Danah Boyd points out that people in the tech industry are far too quick to think of themselves as "typical", and ignore millions of Americans and billions of people who have little in common with them.

    1. Whatever our intentions, the truth is that we can inadvertently widen inequality in the course of making money, even though we claim to support equality and justice when giving it away. And while our end-of-year giving might support worthy organizations, we must also ask if these financial donations contribute to larger social change.In other words, “giving back” is necessary, but not sufficient. We should seek to bring about lasting, systemic change, even if that change might adversely affect us. We must bend each act of generosity toward justice.

      -- Darren Walker, president of the Ford Foundation

    1. The problem is that the idea that women are not as good is so deeply embedded in the mind of so many people in positions of power, that it is not even recognized. It’s a belief system that leads one to automatically and without awareness, connect “women” with “lower standards” and “woman as good as a man” with “the exception.”And its cumulative effects are profound. It’s why women must be 2.5 times as good as men to be considered equally competent. It’s why holding blind auditions for orchestras increase women’s chances of advancing to final rounds by 50%.
  8. Nov 2015
    1. Instead, we need to fix our own broken processes. We need to question our own assumptions. We need to fix ourselves, our communities, our society. We need to be proactive in digging out the roots of the problem right here, in our own world.
    2. Every aspect of our lives is open for scrutiny. Every aspect of our political system is open for scrutiny. Every aspect of our socio-economic system is open for scrutiny. We are responsible for that task.THAT is our job. We don’t need to “help” people of color. They neither need nor want our “help.”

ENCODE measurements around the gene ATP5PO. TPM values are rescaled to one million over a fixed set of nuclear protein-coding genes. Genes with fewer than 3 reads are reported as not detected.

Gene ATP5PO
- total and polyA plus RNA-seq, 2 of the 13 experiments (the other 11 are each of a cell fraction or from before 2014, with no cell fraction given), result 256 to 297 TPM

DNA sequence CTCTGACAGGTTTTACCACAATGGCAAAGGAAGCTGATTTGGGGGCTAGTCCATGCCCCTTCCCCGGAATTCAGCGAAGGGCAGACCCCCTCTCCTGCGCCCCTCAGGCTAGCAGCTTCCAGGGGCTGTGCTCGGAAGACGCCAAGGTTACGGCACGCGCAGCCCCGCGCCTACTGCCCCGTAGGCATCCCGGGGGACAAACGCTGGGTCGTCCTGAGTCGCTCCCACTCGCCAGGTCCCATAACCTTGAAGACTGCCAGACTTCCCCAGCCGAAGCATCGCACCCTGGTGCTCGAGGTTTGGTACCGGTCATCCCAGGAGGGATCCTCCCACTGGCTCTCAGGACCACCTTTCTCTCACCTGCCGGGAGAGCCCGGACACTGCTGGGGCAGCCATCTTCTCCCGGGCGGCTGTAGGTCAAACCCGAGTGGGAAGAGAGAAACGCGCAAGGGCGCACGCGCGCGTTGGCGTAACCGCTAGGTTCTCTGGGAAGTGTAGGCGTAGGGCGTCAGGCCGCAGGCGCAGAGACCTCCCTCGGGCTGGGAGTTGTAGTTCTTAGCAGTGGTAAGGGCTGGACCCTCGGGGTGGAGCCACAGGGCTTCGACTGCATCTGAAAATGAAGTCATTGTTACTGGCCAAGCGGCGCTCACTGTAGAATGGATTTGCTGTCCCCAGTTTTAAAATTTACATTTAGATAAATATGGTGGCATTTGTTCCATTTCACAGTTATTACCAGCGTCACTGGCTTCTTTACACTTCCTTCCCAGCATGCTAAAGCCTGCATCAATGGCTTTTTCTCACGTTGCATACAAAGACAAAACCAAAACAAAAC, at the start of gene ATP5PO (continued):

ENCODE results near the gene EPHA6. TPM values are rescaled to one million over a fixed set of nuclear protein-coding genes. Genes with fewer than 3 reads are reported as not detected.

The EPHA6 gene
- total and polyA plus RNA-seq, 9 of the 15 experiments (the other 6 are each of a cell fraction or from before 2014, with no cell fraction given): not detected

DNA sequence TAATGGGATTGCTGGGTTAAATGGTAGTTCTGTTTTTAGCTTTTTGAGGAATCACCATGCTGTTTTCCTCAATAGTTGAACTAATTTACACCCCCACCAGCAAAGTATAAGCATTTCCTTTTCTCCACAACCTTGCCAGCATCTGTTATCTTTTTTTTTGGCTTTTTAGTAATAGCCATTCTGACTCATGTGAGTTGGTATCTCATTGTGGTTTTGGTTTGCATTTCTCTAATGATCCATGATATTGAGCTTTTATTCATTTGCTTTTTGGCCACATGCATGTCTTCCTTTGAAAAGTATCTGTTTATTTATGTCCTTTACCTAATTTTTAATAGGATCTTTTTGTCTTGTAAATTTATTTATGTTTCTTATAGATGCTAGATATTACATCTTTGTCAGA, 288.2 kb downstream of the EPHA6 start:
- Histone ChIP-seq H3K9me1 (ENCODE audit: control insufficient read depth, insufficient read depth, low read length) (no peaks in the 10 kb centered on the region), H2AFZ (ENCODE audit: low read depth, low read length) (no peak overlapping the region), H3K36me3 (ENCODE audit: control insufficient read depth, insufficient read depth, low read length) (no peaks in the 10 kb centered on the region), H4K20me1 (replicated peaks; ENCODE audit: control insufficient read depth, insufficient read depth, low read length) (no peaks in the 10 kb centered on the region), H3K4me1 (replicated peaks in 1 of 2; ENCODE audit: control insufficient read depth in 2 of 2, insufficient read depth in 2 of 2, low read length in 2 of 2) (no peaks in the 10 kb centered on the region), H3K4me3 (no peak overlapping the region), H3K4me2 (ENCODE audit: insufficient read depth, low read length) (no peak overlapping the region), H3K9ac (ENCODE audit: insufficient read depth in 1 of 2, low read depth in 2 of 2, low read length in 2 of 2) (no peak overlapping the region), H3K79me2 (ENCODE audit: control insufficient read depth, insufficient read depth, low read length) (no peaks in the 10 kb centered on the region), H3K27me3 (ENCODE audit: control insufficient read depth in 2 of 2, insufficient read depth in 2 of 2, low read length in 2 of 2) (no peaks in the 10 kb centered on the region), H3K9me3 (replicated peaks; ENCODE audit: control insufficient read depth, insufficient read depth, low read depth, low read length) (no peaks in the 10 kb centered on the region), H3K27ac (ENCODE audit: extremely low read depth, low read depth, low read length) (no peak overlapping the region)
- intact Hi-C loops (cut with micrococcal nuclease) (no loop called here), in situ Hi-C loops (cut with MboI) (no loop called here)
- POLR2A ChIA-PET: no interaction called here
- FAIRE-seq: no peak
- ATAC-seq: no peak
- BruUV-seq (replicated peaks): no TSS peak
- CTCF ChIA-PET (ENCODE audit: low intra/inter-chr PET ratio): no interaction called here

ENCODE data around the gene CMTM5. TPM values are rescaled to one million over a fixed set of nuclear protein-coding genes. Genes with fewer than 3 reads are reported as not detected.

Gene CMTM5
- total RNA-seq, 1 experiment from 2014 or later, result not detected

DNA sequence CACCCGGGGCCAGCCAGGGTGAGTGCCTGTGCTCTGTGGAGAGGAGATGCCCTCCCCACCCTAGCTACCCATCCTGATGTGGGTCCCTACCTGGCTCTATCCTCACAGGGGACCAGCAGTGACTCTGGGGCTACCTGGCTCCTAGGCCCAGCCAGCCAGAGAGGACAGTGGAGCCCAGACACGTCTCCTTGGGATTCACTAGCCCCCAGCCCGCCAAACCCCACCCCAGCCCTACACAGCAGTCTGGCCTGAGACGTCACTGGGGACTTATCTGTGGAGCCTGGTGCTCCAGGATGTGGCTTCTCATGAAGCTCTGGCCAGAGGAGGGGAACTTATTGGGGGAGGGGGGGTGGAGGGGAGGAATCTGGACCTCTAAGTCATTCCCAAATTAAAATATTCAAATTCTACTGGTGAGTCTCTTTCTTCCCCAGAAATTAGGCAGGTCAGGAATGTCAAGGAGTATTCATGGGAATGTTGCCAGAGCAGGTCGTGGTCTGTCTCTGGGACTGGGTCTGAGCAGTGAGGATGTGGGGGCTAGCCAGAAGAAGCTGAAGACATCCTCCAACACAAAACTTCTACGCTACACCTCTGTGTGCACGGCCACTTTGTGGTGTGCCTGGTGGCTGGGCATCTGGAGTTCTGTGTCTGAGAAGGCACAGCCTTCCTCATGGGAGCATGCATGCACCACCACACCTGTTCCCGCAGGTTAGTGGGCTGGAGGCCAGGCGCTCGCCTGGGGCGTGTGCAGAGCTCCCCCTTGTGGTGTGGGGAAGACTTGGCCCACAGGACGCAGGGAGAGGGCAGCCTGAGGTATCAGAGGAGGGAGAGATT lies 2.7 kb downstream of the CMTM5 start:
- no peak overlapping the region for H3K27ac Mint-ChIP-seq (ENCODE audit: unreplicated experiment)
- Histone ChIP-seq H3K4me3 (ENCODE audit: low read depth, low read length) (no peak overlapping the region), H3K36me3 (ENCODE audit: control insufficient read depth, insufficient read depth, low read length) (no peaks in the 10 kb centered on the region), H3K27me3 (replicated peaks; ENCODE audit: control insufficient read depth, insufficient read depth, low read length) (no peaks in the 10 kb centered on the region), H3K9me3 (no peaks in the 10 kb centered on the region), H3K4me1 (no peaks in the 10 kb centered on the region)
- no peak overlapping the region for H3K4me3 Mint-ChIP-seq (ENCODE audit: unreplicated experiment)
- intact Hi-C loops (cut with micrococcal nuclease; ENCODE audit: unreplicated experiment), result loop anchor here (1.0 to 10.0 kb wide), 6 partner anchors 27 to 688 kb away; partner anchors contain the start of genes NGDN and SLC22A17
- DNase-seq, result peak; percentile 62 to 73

3. 12% of college graduates with STEM degrees are people of color.12%This means more than 1 in 10 resumes that cross your desk should be from a person of color. This means more than 1 in 10 people you interview for jobs should be people of color. This means more than 1 in 10 people you hire should be people of color.This means if you are not seeing those numbers in your organization, something is very wrong with the way you hire people.

      I haven't researched this statistic, but it sounds about right. I might expect well more than 12%, unless "people of color" only includes African-Americans.

    4. It is not sufficient to be “good.” It is not sufficient to want to “help.” We can’t “go there” and “help them” to make things better. Because the problem isn’t “there” with “them.” It is here with us.What we need is to look for the roots of inequality that emerge in our own lives, and eradicate them.
  9. Oct 2015
    1. “You can’t have this horse. We want it,”

      Just like that.. Knowing what kind of bond you can form with a horse, I'd be extremely upset if someone were to take one away that I'd had since I was a child just because they wanted it.

    1. Apple does not sell great design. It sells design that flatters its owner. (And Apple’s timing has been perfect to exploit the rising tide of wealth inequality.)